Grassley Says FDA Is Suppressing Graham Study on COX-2 Inhibitors in Advance of Advisory Panel Meeting
Sen. Chuck Grassley (R-Iowa) on Friday in a letter to FDA Acting Commissioner Lester Crawford asked that agency officials respond by Monday to allegations that regulators instructed drug safety officer David Graham not to discuss a recent, unpublished study he co-wrote on COX-2 inhibitors in his presentation at an advisory committee hearing scheduled for Thursday, the New York Times reports (Harris, New York Times, 2/12). Members of the FDA arthritis and drug safety and risk management advisory committees on Wednesday will begin a three-day meeting to determine whether to remove COX-2 inhibitors from the market over safety concerns.
Questions have arisen about the safety of COX-2 inhibitors in recent months after Merck in late September 2004 withdrew the COX-2 inhibitor Vioxx from the market because of safety concerns. FDA recently announced that Bextra -- a COX-2 inhibitor manufactured by Pfizer -- could increase patient risk for heart attack and stroke, and recent studies have found that the safety concerns associated with Vioxx could apply to all COX-2 inhibitors. The members of the advisory committees will review hundreds of documents from FDA scientists and the manufacturers of COX-2 inhibitors and hear testimony from scientists, physicians and patients (American Health Line, 2/11).
An FDA spokesperson said that Graham was advised to "rely on published literature in his talk" and that it remains his decision whether to include data from his recent study. Graham maintains that agency officials have instructed him not to present the findings because they say the study has not been adequately vetted, the Times reports. Graham said, "This study bears directly on the whole reason why this advisory meeting is being held in the first place."
Study co-author Gurkirpal Singh of Stanford University School of Medicine said, "We have significant new information that will alter the thinking about these drugs. I don't understand why they won't let us present this information" (New York Times, 2/12).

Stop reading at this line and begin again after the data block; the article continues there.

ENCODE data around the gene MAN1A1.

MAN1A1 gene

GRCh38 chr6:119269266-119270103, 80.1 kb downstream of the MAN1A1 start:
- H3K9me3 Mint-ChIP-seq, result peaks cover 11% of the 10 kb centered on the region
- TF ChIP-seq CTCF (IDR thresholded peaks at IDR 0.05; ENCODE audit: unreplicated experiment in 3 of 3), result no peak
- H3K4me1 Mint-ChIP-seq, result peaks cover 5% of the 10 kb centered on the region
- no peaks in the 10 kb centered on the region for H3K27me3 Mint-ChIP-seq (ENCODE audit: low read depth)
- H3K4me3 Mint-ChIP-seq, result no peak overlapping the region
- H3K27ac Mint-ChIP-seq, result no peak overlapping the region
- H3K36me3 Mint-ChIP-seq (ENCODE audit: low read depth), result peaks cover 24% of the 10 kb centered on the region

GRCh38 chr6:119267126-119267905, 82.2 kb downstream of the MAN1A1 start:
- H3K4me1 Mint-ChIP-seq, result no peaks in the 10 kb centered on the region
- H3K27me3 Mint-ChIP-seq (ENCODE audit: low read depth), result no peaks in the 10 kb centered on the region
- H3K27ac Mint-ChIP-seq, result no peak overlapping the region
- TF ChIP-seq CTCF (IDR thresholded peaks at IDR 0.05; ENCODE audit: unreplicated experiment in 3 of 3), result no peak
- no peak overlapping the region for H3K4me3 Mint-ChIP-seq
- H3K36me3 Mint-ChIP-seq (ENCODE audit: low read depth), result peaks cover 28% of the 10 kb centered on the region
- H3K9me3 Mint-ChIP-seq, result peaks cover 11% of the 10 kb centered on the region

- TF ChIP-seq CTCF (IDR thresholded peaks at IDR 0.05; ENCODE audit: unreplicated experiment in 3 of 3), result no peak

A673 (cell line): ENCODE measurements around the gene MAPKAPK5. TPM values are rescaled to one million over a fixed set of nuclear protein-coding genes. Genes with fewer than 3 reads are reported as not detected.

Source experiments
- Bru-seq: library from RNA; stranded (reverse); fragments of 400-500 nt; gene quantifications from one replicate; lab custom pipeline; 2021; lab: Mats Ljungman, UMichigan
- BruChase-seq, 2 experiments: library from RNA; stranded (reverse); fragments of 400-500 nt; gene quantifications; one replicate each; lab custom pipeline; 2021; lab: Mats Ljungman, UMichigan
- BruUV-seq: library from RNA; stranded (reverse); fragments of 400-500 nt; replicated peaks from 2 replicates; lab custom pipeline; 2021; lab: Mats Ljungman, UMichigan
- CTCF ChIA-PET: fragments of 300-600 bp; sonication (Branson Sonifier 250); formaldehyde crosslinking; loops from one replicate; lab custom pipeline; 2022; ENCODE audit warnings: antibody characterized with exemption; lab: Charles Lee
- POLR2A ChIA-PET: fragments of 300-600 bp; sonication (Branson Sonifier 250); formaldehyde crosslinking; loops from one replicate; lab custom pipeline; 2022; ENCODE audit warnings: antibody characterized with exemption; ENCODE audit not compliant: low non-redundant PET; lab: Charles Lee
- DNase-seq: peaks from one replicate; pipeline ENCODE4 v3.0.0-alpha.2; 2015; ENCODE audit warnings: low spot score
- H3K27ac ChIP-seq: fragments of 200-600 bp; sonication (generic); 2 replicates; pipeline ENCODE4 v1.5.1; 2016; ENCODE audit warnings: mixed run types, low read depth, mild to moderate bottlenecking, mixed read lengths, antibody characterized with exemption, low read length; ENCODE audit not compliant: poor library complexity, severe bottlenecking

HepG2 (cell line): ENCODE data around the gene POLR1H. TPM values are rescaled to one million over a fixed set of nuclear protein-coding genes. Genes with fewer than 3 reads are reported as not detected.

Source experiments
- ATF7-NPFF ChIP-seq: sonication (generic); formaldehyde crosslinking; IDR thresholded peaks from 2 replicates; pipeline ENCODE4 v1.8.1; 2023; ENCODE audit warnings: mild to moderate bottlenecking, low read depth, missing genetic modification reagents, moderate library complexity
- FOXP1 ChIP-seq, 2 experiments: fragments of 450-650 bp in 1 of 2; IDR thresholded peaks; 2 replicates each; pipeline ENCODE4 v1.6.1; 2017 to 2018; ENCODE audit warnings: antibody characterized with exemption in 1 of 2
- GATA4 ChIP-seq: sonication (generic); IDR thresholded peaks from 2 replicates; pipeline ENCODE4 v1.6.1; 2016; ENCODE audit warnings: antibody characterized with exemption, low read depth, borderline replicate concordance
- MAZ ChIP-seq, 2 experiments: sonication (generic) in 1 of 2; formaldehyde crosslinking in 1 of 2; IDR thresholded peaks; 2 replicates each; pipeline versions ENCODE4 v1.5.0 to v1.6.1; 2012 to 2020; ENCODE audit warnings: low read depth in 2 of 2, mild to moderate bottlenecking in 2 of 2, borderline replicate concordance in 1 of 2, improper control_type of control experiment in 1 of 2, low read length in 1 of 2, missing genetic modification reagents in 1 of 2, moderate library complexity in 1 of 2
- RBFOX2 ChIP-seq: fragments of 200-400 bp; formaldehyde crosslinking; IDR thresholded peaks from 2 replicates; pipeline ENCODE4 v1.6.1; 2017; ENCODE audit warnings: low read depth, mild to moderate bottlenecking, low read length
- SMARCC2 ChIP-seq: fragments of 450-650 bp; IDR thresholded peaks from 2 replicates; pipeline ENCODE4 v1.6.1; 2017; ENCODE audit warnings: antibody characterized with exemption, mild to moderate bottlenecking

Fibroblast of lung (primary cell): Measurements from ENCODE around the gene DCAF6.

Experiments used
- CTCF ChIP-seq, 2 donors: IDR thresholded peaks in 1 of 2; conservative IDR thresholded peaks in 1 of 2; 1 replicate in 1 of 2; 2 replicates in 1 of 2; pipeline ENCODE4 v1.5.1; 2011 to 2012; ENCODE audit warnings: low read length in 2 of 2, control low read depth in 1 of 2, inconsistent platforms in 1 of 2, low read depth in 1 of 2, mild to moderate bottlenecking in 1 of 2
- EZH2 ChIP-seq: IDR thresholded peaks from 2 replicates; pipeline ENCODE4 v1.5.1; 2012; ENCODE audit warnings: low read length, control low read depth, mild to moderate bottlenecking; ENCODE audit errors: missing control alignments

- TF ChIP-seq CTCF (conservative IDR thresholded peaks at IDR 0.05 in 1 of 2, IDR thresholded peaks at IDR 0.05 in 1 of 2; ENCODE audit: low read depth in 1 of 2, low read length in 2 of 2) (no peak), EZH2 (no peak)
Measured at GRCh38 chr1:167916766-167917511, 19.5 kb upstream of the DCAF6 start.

Jonca Bull, director of the FDA office that reviews new arthritis medications -- in a memo to members of the advisory committee released on Friday -- wrote, "Is there a patient population for whom the risk is warranted, given the known potential for benefit?" She also asked if "COX-2 drugs continue to be marketed, how much and what kind of information is necessary to justify" approval of such treatments? (American Health Line, 2/11).
Gail Cawkwell, Pfizer's COX-2 medical director, said, "What we hope will come out of this is a sense of scientific resolution on what is the right approach. What we don't think will come out of it is an immediate change to the marketing of our products."
Lehman Brothers analyst Anthony Butler said the review is "not likely to result in the complete withdrawal" of Celebrex and Bextra. Webster Consulting Group President David Webster said the panel is likely to consider limiting the way COX-2 inhibitors are advertised and suggest that they be prescribed only to those at risk of stomach bleeding.
A committee of the European Medicines Agency this week also is holding meetings to address potential cardiovascular risks of COX-2 inhibitors (Schwab, Newark Star-Ledger, 2/13). FDA has advised physicians and patients to exercise caution with painkillers while the advisory committee investigates the issue (Schmid, AP/Las Vegas Sun, 2/13).
In addition to evaluating the safety of COX-2 inhibitors, the panel also might evaluate "how well the FDA is doing its job," according to the Times (New York Times, 2/12). Ken Reid, editor of Washington Information Source -- which publishes five newsletters that track FDA -- said that the agency is "very close to losing their oversight over drugs" and must "take decisive action" (Newark Star-Ledger, 2/13).